Beverly Lewis, top-selling author of the Amish historical romance series "Abram's Daughters," is consistently at the top of the Christian Booksellers Association's bestseller lists and has also made the transition to mainstream lists. She talks to us about growing up around 'Plain' culture, the Amish courtship period known as rumspringa, and our society's fascination with these faithful people.

Can you tell me a little bit about your background and your faith?

My mother's people are Old Order Mennonite-horse and buggy Mennonite, very close cousins to the Amish. I grew up in Lancaster County and lived near Amish farm land. I had lots of Plain friends in the public school system, as well as interacting with my mother's side of the family at reunions. I don't think I'd be writing at all about Amish settings had I not had that particular close tie to them from my heritage.

I grew up Protestant. My dad was a Charismatic pastor of the Families of God denomination. Often we noticed that during a lot of his evangelistic-type services that some of the Amish and Old Order Mennonite couples would come and stand across the street from the church and look in the door. They were very curious and maybe even hungry for more of God or maybe just more of the Scriptures.

Who do you think is reading your books?

I'm getting over 100 letters a week through my website, let alone my snail mail. Here's the gamut-it's interesting. Nine-year-old girls, eighty-eight-year-old women, and men who are in their thirties and forties! I've met men who've stood on long lines on my book tours and they've said things like, "I've read your books and they've changed the direction in my life and I want to thank you." I think they're standing in line for their wife or their mother or their sweetheart or somebody, but no. So it's very interesting the universality of the book. Maybe it's the themes, maybe it's just the education they draw from it, the wholesome entertainment, the inspiration. I hope that's true.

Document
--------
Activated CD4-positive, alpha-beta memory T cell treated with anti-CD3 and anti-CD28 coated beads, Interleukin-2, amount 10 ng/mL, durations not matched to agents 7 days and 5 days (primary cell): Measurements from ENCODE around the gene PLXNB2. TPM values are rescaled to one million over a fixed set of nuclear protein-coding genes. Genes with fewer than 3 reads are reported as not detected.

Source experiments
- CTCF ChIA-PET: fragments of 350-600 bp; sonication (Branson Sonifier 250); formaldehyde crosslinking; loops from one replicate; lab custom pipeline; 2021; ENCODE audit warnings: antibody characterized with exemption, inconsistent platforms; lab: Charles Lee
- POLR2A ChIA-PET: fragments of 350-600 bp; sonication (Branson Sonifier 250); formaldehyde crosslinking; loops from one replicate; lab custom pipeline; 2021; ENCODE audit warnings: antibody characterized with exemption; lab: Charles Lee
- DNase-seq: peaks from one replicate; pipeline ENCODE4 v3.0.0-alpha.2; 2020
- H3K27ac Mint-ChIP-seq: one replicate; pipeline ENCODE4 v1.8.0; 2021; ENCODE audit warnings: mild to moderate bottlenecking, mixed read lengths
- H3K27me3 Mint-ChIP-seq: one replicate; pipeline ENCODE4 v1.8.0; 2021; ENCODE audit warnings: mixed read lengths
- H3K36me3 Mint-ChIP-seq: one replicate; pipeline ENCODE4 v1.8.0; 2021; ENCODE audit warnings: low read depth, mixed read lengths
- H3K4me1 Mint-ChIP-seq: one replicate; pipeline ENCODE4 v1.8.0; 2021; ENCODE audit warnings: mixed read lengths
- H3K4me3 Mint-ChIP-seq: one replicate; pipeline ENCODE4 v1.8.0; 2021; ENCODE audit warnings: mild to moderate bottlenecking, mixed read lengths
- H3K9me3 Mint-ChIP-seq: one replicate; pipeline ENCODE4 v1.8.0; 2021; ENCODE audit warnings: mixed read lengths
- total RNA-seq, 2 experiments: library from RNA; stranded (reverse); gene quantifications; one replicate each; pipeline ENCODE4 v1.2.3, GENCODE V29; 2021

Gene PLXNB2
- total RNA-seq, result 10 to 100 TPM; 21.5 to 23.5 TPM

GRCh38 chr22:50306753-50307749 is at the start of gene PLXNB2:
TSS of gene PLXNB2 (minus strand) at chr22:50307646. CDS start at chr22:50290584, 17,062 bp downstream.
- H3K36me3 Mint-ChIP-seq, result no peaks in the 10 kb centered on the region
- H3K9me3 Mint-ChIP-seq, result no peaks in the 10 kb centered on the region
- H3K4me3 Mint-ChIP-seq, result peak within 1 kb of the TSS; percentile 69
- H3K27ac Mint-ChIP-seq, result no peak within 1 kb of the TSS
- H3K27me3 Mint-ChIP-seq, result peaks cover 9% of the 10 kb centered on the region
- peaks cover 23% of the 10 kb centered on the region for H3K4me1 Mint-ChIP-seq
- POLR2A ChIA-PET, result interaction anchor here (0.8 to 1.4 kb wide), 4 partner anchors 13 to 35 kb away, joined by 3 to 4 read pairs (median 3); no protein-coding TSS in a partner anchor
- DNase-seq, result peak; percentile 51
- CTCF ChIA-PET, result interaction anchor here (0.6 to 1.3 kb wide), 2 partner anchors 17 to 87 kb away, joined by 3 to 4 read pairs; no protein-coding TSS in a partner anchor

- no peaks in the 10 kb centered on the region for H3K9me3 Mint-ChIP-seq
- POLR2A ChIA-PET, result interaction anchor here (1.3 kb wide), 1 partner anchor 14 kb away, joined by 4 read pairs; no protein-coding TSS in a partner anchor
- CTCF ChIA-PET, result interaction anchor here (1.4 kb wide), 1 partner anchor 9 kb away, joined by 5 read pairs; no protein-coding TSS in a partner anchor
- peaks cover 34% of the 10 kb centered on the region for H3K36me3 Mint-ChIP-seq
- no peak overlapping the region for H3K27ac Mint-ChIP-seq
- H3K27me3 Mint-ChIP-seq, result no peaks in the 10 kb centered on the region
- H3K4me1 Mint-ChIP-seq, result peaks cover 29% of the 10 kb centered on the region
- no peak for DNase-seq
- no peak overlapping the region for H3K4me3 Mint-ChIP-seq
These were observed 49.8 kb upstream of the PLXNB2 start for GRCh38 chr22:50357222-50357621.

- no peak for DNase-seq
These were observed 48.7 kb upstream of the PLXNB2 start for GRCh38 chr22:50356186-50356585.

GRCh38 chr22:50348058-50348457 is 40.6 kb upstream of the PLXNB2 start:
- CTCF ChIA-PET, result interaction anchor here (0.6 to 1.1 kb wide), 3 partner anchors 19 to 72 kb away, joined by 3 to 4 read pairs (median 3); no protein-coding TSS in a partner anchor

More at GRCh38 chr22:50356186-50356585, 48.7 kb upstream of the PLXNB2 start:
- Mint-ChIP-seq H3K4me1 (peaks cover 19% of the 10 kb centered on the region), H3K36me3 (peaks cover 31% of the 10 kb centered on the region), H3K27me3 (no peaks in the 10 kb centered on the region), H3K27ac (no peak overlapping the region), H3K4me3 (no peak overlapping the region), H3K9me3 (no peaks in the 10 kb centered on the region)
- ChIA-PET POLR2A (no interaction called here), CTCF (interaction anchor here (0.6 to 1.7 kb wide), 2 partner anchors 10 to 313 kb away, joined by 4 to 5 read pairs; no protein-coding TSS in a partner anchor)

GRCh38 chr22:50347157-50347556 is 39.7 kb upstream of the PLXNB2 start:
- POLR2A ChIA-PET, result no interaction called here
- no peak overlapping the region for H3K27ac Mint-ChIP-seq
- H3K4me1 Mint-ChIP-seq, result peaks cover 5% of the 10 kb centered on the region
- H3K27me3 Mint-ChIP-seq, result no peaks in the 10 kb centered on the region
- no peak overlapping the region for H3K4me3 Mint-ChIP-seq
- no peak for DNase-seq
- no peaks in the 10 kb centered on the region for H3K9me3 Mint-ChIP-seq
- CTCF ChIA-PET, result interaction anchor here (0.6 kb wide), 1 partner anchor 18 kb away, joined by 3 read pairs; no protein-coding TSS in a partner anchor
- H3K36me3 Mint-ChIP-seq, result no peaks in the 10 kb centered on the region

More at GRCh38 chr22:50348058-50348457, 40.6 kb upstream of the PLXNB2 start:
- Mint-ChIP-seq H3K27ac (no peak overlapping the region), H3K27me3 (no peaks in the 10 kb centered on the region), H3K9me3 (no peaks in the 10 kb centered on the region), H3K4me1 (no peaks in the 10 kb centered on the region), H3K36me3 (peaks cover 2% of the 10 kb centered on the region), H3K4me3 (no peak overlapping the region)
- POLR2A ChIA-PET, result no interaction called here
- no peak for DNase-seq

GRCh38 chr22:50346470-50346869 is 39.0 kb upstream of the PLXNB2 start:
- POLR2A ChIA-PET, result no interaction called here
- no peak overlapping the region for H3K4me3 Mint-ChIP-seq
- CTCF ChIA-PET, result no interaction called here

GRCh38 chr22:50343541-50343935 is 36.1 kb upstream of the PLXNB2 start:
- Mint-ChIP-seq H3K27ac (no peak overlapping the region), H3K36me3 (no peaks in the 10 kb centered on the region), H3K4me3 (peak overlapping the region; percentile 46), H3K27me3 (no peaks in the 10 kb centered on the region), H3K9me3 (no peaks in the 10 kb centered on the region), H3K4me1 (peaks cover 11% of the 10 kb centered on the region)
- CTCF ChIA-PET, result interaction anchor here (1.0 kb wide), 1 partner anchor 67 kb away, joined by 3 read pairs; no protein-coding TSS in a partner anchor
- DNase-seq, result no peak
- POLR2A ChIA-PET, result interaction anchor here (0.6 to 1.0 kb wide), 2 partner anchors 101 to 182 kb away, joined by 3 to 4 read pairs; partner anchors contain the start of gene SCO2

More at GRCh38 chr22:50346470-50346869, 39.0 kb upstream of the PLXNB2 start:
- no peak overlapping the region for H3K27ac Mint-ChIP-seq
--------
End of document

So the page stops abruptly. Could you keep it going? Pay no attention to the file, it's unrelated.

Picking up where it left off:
Do you get any feedback from Plain people?

Yes. When the book "The Shunning" first came out in 1997, I started getting letters from women who were shunned -- a lot of them in the Holmes County, Ohio area. One bishop in a remote part of Ohio decided that the book should be banned. My husband said, "Well that's a good thing. It will sell more books."

We've been hearing reports that there's quite an interest among the young people, especially the Old Order Mennonite and some of the New Order Amish young people who are really seeking Scriptures now. And some are saying that my books have stirred a fire in the community.

Why do you think our culture is so fascinated with the Amish?

I think that we as modern people, there's something in us that longs for the simple and the peaceful and just a quieter life. We're just really hectic. I think that's a big draw.

I can curl up and go to another world and I feel peace and I feel less stress. The Amish women work their tails off and it is a tough job, it's a tough life-you know, sun up to sunset. But they're settled with themselves, they're grounded, they know their core.

And I am sure they feel fulfilled-with their large families.

Yes, and their faith. It just intertwines their whole life. It's not just "Oh, we're going to church Sunday." They live out their faith in the way they treat each other, propagating themselves by having many children. They do not proselytize, they don't witness, they don't evangelize at all. So it's very intriguing. I think another aspect to why people seem to enjoy my books, is that, these books are not just fiction novels, they're almost like non-fiction. [Readers] are learning something about a exotic community and being inspired to either build their own faith more strongly or being convicted about the way they've been living. And, they're being entertained in a wholesome manner. I hope to keep that tradition going.

Do you feel that we romanticize the Amish?

Yes. I think I did as a young girl. I was impressed with the simplicity but also the obedience and the order. Sometimes we'd go to the bank and we'd see an Amish women with six or seven children and a couple of babies in tow. They were just so polite and obedient and well behaved. It was quite interesting to me.

You've mentioned in interviews that your grandmother was shunned by the Old Order Mennonite Community and eventually left it. Can you talk more about that?

My maternal grandmother was shunned from her Plain community, by her father initially, and then it filtered out into the entire church community.

She was a very devout young woman who at the age of 18 began dating a man who was not going to be a Mennonite farmer, but he was going to become a preacher. She was supposed to marry a farmer. That was definitely a big problem. Especially because my grandfather [her husband] left the Mennonite faith.
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